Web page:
Take Your Kids Backpacking With You

By on October 5, 2015

Backpacking with kids is a great way to introduce them to the great outdoors and a fun way to get some exercise. This will also allow them to learn to appreciate the wonders of nature and will allow you to get to know your kids better in a different setting. Backpacking with kids require planning (where you can also get the kids involved), plus it is also good to have practice hiking trips (natural setting close to home) and tent pitching in your backyard. Here are some tips to get you ready with a backpacking trip with your kids.

In the Backcountry

  • First time out? Choose a campsite destination not more than a mile or 2 from a trailhead. If for some reason you need to bail out, you won’t have too many steps to retrace.
  • Take a kid’s perspective: Say your child spots an interesting insect along the trail. To you, it’s just another beetle—you’re thinking about the 2 more miles you need to hike to the lake. To your child, it’s a really cool beetle—he’s wondering why Mom or Dad is so worked up about getting to some lake. What to do? If your goal is to have your child associate backpacking with fun, at times it’s good to adopt your child’s priorities.

Backpacking with Kids

  • Adjust your expectations: We’ve heard tales of families attempting difficult, off-trail backpacking expeditions. These can be tedious and exhausting for kids. If the trip is unpleasant, you run the risk of giving kids a negative impression of the outdoors, an attitude that can take a long time to reverse.
  • Share the load: Give kids a kid-size pack and let them carry a few lightweight items. Snacks, water, a sleeping bag perhaps, or their rain gear. Adults, meanwhile, should play Sherpa for younger kids so the journey doesn’t exhaust or discourage them.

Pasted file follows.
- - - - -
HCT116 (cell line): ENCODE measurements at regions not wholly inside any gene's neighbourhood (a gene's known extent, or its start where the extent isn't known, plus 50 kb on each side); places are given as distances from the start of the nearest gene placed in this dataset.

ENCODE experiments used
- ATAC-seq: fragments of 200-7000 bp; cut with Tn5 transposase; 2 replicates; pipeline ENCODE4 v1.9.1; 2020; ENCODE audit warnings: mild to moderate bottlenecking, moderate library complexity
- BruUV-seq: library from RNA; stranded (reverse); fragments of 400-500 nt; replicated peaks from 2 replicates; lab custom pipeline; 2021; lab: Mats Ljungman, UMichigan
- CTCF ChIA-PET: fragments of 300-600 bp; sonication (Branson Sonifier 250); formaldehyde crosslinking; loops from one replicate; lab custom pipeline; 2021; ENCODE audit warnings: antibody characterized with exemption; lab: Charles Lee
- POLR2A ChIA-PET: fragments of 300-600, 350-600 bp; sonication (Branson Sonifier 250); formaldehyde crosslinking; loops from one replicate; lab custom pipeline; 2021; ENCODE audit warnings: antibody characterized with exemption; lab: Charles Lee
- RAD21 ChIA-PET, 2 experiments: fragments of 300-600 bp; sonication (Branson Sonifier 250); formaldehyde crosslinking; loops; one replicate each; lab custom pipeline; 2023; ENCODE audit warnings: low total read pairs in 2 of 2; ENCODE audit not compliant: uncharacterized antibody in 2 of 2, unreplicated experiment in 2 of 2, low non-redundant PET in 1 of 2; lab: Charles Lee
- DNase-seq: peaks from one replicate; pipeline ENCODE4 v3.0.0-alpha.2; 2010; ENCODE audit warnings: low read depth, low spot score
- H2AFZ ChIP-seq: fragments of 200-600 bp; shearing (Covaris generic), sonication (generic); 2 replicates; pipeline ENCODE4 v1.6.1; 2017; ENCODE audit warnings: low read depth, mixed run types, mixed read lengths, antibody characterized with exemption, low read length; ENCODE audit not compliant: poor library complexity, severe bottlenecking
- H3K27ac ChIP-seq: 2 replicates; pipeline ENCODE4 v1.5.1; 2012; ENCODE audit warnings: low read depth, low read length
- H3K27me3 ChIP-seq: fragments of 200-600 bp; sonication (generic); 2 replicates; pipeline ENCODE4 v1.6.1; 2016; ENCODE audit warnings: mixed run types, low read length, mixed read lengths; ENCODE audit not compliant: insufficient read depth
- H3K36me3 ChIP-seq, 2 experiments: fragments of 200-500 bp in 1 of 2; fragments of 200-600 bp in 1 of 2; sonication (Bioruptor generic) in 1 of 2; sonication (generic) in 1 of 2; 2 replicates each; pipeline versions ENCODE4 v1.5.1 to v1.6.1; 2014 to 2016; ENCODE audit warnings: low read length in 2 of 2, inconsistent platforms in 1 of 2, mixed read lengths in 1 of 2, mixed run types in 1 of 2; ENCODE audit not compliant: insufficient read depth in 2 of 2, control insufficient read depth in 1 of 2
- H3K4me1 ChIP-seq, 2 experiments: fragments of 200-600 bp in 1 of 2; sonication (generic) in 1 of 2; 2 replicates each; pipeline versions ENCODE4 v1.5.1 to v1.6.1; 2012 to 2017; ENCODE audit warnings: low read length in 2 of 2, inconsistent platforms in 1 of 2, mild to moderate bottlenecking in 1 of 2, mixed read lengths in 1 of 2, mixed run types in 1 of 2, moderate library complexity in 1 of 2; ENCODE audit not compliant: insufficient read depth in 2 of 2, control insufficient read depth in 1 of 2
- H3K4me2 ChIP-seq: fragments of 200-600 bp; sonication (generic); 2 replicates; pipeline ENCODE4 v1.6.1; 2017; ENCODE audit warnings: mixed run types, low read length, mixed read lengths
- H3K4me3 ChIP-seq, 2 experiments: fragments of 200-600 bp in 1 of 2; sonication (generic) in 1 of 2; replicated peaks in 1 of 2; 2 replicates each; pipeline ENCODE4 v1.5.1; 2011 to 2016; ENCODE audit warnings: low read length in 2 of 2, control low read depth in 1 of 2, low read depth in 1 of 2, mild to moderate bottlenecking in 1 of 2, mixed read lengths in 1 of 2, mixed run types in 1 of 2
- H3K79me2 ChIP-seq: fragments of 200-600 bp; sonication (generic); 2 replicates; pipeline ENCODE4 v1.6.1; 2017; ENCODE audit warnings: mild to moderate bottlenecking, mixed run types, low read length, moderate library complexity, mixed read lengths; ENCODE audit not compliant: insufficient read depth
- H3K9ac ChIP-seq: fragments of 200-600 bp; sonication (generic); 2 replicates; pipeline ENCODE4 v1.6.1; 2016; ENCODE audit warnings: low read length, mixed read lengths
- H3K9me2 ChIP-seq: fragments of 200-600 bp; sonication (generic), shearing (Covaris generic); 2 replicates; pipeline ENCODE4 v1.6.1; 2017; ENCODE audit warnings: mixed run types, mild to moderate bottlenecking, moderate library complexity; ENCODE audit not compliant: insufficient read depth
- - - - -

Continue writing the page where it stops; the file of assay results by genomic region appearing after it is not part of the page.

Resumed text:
• Self-sufficiency: Kids like to feel a degree of self-sufficiency. So, for example, give each child his or her own water bottle (or hydration system) so they can choose the time they want to drink.
  • On the trail: If you have 2 or more adults in your party, it’s usually smart to have one in the lead and one in the rear, with kids in the middle.
  • Share chores: Enlist your child to take part in camp chores. Try asking your child to be in charge of keeping things neat and clean. Kids seem to grasp the concept of caring for nature more intuitively than adults, so this is usually one assignment that’s a perfect fit for kids.
  • Be safe: Make sure your kids always carry a whistle (teach them to blow it if they become separated from you) and have easy access to a flashlight or headlamp. For the younger ones, attach a lanyard to both the whistle and light and tie them to one of the child’s belt loops.

Backpacking with your kids has its own rewards. Staying fit and healthy, fostering family camaraderie, developing self sufficiency, confidence and independence and making memories that your kids will never forget. So, how about it? Try a backpacking trip with your kids and discover with them a wonderful new adventure. Don’t forget to tell us about it! Happy camping!

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Image source: Flickr
Featured Image: Flickr

One Comment

  1. Shasha

    July 17, 2015 at 1:38 pm

    I have a washing quteison. I’ve just gone through one cycle using cloth pads (I got LunaPads in order to use unbleached, undyed cotton). I washed them each day by hand in the bathroom sink after some soaking because I didn’t want to have a container full of pads in my small bathroom, and it’s not like we run the washing machine every week. But after they dried, the fabric wasn’t so smooth anymore. It’s fuzzing up a bit where it wraps around my skivvies, and that’s to be expected, but the surface that had done the absorbing is not so soft anymore and has fuzzies. Will it not do that if I just wash them in the washing machine? Or should I just stop freaking out and see what happens after 4 months?I’m so excited that I made the switch (though I’ll be staying in someone else’s apartment next month, and don’t know how the washing situation will be, so I’ve got to use up my disposables). Even my husband thinks it’s cool, since I gave him a daily update.By the way, since this discussion is all about our privates anyways: try using a garlic clove for a yeast infection rather than the creams. Just peel it so it’s smooth, pop it in, and get it out the next morning. It takes care of the infection and doesn’t smell.

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